Wednesday, December 21, 2011

Starting Oak Meadow Kindergarten with Tom Thumb

Back when I was in my Waldorf phase, I bought on eBay a vintage 1993 set of Oak Meadow Kindergarten curricula (here's a link to their current kindergarten offerings).  I used it in its entirety with Red the year she was four and we really enjoyed it so I dusted it off this week for Tom Thumb.  Although Oak Meadow is not considered "real Waldorf" by Waldorf purists (if you want "real Waldorf", look here or here), it has all the things I liked about the educational philosophy while still leaning mainstream.  The beauty of this curriculum is its simplicity and gentle pace.  For example, here's what they want you to do for language arts for week 1:

-Tell the story of The Magic Spindle to your child from the Fairy Tale book.
-Ask your child to use crayons to draw a picture of a haystack and the letter A in his main lesson book.
-Ask your child to make the letter A in beeswax.
-Help your child gather sticks and tie them in bundles to form an A.
-Ask your child to draw the letter A with a stick in the dirt.
-Help your child find tree branches that fork.  Tie a piece of yarn between the forks to form the letter A.  Find many branches and make many As.
-Teach your child the tongue twister "My Dame."

There are also short fun activities for mathematics, science, art and music.  I'm sure most kids could get all the activities done in one day and all in one shot if you let them.  The idea is to stretch it out and really let it sink in, not to mention have fun!

Tom Thumb has never been an artsy kid.  Red was always using crayons as a preschooler and got in trouble more than once for "decorating" her bedroom furniture.  Tom Thumb, on the other hand, has never shown any interest in drawing.  Even when I've offered to do it with him, he declines.  I was really proud of him yesterday when he gave it a try.  We've read The Magic Spindle three times already this week (he likes it that much!) so I asked him if he wanted to try to draw a picture of the spindle in the haystack with me.  That picture is supposed to resemble a letter A.  Here's the sample I drew back a couple of years ago when I was doing the curriculum with Red:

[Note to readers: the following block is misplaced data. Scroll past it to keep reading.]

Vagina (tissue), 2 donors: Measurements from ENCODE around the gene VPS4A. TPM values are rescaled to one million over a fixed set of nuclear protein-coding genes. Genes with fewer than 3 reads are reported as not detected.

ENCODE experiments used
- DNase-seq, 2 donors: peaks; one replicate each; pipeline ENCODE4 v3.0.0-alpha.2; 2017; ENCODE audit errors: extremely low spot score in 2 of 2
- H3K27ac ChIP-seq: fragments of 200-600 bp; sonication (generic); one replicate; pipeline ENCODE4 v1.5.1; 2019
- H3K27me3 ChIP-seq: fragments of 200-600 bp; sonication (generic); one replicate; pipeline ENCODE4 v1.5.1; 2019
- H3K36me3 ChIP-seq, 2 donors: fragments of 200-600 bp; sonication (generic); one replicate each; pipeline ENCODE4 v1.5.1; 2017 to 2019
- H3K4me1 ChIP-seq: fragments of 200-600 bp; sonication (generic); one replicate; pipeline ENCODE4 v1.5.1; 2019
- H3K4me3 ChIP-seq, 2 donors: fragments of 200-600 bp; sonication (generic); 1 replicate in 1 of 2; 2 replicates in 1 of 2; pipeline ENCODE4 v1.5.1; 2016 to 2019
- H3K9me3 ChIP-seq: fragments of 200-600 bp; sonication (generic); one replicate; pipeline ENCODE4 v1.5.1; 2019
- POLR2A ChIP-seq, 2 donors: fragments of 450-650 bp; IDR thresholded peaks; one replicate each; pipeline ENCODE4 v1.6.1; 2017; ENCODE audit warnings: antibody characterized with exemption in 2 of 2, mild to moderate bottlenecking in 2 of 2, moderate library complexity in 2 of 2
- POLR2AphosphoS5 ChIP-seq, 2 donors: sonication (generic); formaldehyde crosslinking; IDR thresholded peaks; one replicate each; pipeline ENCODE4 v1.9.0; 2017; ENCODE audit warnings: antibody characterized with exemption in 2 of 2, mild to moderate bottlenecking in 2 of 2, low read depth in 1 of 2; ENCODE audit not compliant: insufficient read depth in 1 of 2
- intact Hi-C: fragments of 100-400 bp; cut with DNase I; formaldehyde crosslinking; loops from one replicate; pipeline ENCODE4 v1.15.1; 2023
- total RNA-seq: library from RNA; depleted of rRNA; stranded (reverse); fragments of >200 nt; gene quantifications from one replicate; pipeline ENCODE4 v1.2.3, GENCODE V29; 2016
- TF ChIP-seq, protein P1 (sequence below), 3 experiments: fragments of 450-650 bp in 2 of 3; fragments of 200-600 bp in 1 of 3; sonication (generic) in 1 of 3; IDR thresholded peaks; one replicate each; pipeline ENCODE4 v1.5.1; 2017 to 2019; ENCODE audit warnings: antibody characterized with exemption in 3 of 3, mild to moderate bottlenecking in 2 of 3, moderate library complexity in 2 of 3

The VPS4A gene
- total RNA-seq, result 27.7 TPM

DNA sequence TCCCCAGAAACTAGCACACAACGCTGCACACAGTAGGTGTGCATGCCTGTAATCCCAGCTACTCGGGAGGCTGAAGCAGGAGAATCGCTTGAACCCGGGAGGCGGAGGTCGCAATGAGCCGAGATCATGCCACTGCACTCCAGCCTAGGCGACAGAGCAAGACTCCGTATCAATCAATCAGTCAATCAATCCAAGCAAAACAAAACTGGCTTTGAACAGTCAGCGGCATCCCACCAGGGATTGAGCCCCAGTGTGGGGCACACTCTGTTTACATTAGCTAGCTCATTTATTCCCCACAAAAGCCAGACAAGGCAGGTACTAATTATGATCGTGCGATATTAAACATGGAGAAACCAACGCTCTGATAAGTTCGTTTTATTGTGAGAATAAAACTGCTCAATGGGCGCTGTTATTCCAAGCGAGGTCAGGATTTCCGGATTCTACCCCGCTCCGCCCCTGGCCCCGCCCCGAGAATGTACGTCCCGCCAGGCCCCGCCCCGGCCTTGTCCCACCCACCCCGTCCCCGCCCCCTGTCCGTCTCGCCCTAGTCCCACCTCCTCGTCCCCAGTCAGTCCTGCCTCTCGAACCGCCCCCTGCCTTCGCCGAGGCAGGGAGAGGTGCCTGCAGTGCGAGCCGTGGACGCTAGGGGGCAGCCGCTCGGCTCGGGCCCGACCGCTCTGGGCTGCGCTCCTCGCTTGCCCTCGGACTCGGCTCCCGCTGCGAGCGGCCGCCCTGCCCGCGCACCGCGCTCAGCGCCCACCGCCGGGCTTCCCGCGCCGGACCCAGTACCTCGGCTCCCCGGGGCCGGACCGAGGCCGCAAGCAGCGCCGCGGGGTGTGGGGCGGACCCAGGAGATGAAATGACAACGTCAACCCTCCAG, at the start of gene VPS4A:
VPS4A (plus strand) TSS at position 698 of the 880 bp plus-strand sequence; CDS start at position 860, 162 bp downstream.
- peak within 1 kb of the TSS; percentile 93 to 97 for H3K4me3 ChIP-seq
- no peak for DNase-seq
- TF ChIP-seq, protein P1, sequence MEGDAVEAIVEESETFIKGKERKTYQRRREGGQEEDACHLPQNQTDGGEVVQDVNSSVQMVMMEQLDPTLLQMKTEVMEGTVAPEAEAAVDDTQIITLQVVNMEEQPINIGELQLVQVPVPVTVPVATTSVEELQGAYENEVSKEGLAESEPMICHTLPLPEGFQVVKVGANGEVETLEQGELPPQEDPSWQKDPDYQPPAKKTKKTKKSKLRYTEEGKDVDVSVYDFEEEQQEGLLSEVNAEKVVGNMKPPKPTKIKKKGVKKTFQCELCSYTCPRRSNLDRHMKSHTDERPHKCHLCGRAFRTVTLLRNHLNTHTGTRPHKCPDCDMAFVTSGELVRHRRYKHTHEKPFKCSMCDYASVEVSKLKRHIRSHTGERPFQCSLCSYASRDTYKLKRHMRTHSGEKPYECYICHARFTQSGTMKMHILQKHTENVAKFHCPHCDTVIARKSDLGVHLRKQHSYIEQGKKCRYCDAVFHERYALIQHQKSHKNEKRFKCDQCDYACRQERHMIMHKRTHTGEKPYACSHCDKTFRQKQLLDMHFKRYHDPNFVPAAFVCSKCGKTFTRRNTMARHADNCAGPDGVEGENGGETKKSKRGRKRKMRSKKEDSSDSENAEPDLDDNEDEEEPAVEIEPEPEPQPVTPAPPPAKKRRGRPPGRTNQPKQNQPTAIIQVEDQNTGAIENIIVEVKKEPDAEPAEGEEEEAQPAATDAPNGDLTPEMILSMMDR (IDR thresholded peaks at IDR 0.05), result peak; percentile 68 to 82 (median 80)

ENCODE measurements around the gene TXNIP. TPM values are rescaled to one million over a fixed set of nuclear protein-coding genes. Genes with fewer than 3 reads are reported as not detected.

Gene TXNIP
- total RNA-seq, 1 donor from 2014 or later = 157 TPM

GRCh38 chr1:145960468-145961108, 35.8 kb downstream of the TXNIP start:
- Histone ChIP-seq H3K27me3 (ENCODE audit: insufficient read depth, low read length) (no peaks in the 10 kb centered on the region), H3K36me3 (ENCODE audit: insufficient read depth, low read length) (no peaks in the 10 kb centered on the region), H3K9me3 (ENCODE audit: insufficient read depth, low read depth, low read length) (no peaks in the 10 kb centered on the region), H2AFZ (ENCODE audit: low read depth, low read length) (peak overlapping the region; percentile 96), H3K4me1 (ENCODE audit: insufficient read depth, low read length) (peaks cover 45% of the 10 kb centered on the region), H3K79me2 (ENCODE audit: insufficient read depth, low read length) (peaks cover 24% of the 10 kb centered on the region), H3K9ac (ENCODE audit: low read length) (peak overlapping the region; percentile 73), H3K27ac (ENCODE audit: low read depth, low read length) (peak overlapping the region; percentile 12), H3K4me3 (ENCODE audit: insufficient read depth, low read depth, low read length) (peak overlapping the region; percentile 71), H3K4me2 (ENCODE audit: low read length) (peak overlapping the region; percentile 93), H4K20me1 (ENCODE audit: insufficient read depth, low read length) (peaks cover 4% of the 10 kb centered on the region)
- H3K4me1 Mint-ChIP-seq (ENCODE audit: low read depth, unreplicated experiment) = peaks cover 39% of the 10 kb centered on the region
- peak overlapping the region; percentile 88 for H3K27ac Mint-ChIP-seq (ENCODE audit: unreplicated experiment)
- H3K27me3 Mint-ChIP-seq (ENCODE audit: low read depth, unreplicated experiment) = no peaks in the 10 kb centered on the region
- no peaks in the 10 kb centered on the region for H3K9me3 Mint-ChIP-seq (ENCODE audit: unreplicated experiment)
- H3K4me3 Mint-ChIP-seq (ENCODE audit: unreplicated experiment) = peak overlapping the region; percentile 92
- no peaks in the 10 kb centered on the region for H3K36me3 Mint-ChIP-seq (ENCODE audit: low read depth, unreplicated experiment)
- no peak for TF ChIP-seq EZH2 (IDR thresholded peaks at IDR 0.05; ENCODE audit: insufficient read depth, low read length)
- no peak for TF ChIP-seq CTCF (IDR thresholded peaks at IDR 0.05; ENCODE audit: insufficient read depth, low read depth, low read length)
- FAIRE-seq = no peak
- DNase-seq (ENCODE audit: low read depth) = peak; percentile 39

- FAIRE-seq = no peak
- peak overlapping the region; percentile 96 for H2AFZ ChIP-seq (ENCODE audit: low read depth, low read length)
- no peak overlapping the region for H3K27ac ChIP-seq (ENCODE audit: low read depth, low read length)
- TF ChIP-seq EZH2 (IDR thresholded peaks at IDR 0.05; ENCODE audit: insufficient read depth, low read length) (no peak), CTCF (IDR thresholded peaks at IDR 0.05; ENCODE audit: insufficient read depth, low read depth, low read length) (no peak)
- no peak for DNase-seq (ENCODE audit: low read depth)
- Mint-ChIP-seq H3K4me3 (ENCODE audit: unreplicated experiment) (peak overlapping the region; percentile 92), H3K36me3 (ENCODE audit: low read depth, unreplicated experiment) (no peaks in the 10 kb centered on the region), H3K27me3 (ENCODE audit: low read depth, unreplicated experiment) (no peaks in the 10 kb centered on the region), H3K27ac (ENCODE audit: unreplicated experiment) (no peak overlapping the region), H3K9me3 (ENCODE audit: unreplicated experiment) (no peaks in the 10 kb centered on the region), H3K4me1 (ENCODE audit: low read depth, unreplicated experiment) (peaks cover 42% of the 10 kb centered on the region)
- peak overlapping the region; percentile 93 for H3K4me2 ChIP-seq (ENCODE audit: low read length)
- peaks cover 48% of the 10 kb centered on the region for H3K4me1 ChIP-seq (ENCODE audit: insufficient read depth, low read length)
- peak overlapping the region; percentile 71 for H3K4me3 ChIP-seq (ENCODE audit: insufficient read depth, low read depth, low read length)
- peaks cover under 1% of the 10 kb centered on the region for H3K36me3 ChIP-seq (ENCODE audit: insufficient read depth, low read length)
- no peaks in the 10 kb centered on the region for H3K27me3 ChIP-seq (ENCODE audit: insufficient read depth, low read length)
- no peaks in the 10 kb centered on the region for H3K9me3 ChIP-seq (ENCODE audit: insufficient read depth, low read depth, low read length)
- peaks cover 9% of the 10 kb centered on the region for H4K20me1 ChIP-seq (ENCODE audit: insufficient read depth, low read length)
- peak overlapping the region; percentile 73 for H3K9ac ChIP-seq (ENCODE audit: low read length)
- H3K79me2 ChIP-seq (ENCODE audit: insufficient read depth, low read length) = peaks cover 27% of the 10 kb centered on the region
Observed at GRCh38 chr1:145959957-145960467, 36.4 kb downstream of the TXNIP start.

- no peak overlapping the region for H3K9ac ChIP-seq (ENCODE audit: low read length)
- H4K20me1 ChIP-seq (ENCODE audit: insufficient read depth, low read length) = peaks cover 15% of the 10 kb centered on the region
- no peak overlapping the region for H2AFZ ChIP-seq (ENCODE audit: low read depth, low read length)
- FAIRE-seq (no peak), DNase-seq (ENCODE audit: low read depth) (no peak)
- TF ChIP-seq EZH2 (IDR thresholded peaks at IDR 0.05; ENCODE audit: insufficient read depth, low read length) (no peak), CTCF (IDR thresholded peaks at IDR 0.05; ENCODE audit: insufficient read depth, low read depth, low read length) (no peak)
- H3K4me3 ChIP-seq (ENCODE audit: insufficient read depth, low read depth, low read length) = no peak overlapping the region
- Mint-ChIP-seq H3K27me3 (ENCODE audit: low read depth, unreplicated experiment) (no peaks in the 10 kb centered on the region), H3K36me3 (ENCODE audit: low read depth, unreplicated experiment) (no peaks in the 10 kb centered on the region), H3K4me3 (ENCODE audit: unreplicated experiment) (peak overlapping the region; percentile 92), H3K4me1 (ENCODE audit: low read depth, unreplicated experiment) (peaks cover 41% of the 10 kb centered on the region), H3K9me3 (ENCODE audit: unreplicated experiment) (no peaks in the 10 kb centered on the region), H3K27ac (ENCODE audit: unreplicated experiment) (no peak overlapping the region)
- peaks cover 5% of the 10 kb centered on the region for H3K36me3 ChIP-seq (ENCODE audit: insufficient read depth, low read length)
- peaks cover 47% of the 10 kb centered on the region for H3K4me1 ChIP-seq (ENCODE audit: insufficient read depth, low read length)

Tom Thumb picked up his crayons and with a little coaxing he produced his own drawing:
It was nice to see him give something he's not particularly fond of a try.
Then, of course, he was back to doing what he does love:
We're still plugging away at The Ordinary Parent's Guide to Teaching Reading.  When I started this book with Red, she was three months shy of being 5 years old.  Tom Thumb just turned 4 in September.  We started sooner so we're going at a much slower pace and my expectations are set right this time.  Doing this book at times was frustrating with Red because my expectations were all wrong.  I thought we could get a lesson completed every day.  That was completely unrealistic.  My goal this time around is 1/3 of lesson per day or finishing one or two lessons each week.  For the 4 year old with a short attention span, this seems to be the sweet spot.  Here's an example of the amount we might get done at one time.  This picture shows the second page of lesson #46.  This is equal to about 1/3 of a daily lesson:
Slow and steady wins the race, right?  
I'm hopeful that we'll be on target to complete the book in June 2013, right before Tom Thumb enters 1st grade.  My mom-in-law arrives tomorrow for a week long holiday visit.  I'm off to do battle with some dirt! :-)


Jenny said...

Have you tried making homemade books? You could tie that it to the Oak Meadow stuff, pretty easily. "The A Book" etc. Then you could start making a little pile of books that your son was very proud of "reading" himself. That might kick-start his interest in paying more attention to the actual reading lessons.

Harvest Moon by Hand said...

I used the Oak Meadow curriculum for K and 1st grade with both my daughters. They both enjoyed it, especially the fairy tales and drawing the images that went with the stories. It's a wonderful way to introduce the alphabet - and memorable for both parent and child. Enjoy!